Greensboro to host political collectibles show
Winston Blair may be the biggest Ronald Reagan supporter in North Carolina.
If you doubt it, check out the room where Blair — a Triad-based collector of political memorabilia — displays his Reagan memorabilia. The room is wall-to-wall Reagan, from posters, pennants and plates to buttons, bumper stickers and bags of jelly beans (one of Reagan’s favorite snacks).
There’s even a Ronald Reagan jack-in-the-box.
“I started out as a general collector, but I just collect Reagan items now,” Blair says. “There’s so much stuff out there, I realized I could never be just a general collector — I would have to collect a specific candidate or a specific election.”
He chose Reagan.
“Probably just because of the same politics,” he explains. “I was born during his presidency, and I kind of fell in love with that. Also, he’s modern enough to where his stuff is not that expensive or rare, which makes it a little easier to collect him.”
Blair, of Clemmons, is one of at least two dozen collectors expected to display some of his memorabilia at a political collectibles show this weekend. Sponsored by the Dixie Chapter of the American Political Items Collectors, the show will take place Saturday, from 8:30 a.m. to 3:30 p.m., at the Holiday Inn Airport in Greensboro.
“There aren’t any shows in South Carolina or Tennessee or southern Virginia, so this is the show for this region,” Blair says. “It’s gotten to be a fairly big show, and we’ll have a number of people there from other states.”
Also, for attendees who want to bring in their own political memorabilia, some of the collectors will be available to identify, appraise and possibly even buy it. Items will be auctioned to the highest bidder, with 10 percent of the proceeds going to the show’s sponsoring organization.
Blair is relatively new to the political collectibles field, having started about six years ago.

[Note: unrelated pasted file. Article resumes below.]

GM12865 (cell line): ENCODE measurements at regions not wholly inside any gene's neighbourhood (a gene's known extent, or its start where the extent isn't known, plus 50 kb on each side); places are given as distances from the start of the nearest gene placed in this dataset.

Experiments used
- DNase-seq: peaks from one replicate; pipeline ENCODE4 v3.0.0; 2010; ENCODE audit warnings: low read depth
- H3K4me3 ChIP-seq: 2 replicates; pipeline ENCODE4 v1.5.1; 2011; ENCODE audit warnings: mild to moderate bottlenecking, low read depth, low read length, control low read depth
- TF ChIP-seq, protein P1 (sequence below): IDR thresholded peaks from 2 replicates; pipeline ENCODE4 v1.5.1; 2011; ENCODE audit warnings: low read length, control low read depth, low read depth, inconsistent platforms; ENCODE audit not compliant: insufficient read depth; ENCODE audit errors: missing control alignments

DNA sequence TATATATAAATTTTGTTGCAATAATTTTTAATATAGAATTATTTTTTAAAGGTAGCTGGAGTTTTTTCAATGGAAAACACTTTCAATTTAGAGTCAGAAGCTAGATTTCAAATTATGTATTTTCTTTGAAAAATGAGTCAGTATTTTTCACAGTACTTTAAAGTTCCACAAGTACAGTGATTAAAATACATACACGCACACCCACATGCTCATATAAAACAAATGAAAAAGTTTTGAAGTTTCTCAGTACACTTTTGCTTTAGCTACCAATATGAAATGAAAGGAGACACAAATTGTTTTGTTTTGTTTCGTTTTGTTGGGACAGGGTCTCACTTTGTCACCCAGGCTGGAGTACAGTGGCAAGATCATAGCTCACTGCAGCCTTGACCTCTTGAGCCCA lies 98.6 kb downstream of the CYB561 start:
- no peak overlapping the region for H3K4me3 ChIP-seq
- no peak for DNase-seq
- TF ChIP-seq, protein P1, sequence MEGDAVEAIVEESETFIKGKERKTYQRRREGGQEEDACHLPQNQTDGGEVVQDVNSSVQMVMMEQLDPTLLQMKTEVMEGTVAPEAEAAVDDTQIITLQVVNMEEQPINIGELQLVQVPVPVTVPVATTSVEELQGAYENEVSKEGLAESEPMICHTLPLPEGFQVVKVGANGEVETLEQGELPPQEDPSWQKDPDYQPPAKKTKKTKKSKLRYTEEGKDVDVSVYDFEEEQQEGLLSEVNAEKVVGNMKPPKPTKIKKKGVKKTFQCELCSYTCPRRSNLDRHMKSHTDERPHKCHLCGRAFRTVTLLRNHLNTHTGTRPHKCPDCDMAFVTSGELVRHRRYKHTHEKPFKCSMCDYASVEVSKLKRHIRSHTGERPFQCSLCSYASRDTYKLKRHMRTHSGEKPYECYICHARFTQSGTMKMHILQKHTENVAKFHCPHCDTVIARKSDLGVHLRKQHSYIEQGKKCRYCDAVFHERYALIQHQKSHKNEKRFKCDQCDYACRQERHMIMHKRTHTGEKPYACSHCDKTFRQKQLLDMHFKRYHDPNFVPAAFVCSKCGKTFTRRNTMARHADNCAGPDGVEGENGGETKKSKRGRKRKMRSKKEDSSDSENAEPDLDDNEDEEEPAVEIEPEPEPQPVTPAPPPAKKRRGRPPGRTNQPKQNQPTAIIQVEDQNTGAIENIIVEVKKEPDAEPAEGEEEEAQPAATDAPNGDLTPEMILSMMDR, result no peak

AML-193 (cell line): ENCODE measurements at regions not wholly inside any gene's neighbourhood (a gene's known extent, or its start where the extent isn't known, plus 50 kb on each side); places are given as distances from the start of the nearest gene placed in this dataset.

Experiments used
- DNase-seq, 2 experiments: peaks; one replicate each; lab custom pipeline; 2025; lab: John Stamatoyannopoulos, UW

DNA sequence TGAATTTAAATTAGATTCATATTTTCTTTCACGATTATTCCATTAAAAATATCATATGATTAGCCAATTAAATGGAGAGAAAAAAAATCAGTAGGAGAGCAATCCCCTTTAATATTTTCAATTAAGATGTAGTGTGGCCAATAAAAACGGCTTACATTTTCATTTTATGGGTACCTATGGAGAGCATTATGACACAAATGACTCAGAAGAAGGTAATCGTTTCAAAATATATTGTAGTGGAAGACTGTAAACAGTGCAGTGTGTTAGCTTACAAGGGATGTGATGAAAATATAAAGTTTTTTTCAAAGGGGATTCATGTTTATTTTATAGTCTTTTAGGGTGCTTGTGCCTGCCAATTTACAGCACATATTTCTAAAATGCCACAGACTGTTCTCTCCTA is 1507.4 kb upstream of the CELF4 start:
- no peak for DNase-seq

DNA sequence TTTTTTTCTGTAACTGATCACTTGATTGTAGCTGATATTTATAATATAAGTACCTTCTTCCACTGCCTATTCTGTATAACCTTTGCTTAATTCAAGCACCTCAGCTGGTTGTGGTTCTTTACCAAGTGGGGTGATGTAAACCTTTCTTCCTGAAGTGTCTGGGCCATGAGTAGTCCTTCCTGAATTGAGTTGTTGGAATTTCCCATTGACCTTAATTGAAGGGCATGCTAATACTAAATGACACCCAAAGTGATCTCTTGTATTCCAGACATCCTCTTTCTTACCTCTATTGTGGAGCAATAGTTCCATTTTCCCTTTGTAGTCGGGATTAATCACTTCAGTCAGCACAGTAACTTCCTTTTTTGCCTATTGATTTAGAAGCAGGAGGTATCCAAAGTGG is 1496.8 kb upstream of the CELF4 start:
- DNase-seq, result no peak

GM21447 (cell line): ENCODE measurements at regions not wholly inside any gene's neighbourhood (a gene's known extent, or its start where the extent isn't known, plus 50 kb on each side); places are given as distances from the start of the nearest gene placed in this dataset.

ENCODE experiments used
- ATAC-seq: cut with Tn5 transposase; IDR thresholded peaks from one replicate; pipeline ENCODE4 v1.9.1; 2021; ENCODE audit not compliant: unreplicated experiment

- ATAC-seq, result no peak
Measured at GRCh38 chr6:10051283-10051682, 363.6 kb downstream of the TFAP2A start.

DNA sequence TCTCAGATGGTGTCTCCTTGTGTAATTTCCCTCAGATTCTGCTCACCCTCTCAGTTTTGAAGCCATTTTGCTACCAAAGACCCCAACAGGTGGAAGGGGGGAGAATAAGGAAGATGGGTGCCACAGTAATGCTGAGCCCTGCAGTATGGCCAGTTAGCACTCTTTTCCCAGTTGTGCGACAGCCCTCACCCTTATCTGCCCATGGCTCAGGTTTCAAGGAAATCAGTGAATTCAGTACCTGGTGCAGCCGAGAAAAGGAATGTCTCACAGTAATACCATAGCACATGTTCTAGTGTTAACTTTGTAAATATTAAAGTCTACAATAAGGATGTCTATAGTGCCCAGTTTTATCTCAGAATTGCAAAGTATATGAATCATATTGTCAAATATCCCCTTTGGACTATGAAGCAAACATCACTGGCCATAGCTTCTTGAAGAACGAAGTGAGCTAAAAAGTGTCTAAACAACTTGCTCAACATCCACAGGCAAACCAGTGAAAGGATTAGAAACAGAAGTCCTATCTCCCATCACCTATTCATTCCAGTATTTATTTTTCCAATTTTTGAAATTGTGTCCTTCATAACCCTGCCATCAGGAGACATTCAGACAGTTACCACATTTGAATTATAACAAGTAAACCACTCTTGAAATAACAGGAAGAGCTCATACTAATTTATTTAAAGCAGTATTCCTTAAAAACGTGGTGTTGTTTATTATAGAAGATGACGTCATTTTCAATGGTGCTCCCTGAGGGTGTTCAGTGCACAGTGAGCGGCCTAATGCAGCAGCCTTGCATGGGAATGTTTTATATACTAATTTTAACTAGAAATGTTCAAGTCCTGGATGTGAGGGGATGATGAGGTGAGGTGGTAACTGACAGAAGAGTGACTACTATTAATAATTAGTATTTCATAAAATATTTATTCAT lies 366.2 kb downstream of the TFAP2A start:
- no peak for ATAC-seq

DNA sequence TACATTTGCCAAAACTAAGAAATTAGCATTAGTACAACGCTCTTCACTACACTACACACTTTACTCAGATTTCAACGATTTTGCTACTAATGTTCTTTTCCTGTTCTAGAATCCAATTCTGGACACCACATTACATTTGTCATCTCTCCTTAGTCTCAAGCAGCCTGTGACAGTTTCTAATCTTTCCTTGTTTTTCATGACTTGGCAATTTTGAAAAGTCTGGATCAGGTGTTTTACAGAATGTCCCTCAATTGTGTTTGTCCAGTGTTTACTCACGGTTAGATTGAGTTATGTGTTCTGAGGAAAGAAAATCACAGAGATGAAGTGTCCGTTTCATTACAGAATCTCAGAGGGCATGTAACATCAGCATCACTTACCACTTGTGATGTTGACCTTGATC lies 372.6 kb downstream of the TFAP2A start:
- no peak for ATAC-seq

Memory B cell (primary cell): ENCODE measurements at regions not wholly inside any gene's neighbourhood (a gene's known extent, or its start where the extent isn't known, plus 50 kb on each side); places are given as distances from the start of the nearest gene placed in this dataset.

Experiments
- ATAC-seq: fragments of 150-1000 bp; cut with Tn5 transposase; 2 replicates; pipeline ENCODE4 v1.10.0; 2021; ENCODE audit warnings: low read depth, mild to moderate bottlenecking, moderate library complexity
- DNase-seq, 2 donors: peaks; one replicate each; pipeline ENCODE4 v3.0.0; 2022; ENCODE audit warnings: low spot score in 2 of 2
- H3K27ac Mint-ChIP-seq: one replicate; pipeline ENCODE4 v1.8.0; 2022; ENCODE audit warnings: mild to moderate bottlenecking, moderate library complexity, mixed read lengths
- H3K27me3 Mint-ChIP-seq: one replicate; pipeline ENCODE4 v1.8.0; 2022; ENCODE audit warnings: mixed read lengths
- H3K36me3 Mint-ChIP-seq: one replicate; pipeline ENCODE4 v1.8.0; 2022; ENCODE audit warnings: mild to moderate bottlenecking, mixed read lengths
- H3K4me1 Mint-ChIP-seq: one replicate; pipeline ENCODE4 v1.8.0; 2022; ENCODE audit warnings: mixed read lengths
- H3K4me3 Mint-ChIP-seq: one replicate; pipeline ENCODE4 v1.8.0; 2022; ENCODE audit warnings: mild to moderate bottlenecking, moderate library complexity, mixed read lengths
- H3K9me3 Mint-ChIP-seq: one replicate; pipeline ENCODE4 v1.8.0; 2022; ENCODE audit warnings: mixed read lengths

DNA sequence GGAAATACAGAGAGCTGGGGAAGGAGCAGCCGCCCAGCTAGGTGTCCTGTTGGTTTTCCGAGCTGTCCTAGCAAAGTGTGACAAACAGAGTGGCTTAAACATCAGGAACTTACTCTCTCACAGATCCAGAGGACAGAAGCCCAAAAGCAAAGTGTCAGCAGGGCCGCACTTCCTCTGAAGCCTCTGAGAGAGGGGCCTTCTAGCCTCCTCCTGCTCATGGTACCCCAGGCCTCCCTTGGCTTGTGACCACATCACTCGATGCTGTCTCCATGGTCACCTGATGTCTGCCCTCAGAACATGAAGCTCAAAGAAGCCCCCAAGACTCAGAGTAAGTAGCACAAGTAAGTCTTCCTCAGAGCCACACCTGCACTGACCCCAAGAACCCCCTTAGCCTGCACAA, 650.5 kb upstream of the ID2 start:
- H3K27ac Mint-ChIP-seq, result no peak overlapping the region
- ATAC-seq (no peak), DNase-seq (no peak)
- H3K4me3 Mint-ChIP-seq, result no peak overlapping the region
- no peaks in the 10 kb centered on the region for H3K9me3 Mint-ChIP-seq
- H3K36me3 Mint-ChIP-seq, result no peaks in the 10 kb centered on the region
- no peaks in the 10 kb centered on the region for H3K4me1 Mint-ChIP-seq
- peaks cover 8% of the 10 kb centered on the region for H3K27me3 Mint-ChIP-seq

“I got started with the 2008 presidential election,” he recalls. “I had always been a fan of presidents — I grew up going to presidents’ birthplaces, tombs, homes they lived in and places like that — so I started looking around for political items, and it just kind of took off from there.”
It was around 2010 that he made the decision to focus his collection on Reagan memorabilia.
In addition to dozens of Reagan buttons, posters and bumper stickers, some of Blair’s more unusual items include the aforementioned jack-in-the-box; a collectible plate featuring Reagan and his running mate, George H.W. Bush; commemorative bags of jelly beans; hats and neckties; and a large Gov. Reagan poster, from the late president’s gubernatorial stint in California.
One item Blair is especially proud of is a “North Carolina for Reagan” button.
“They’re pretty hard to find,” he explains. “A lot of state-specific buttons were kind of limited, because they would’ve only been produced for delegates from North Carolina, so there aren’t thousands of them out there. It’s probably more like less than a hundred out there. And then just being in North Carolina makes it special, too.”
Blair points out that while older memorabilia tends to be more expensive, that’s not always the case. Sometimes the value of an item is determined by quantity than age, he says.
“For example, you can find a William McKinley button from 1900 for $10, whereas there could be a Romney or Obama button for $200, just because it’s based on how many were made,” Blair says. “Collectors refer to 1896 to 1920 as ‘The Golden Age’ — that’s when the era of buttons began, and they were mass-produced because it was such new technology.”
Blair points out that while when he purchases an item, he prefers to put it on display, rather than store it somewhere for safekeeping.
“That’s why I have a room for all of my stuff,” he says. “It’s no fun to have that stuff in a closet somewhere. You want to be able to enjoy it.”
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Want to go?
A political collectibles show, hosted by the Dixie Chapter of the American Political Items Collectors, will be held Saturday, from 8:30 a.m. to 3:30 p.m., at the Holiday Inn Airport, 6426 Burnt Poplar Road, Greensboro.
Attendees can bring political material to be identified, appraised and/or sold. Materials brought in to be sold will be auctioned to the highest bidder, with 10 percent of the proceeds going to the Dixie Chapter of the APIC.
Show admission is $3, free for students.
For more information, contact Charlie Hertlein at (336) 852-1133 or email@example.com.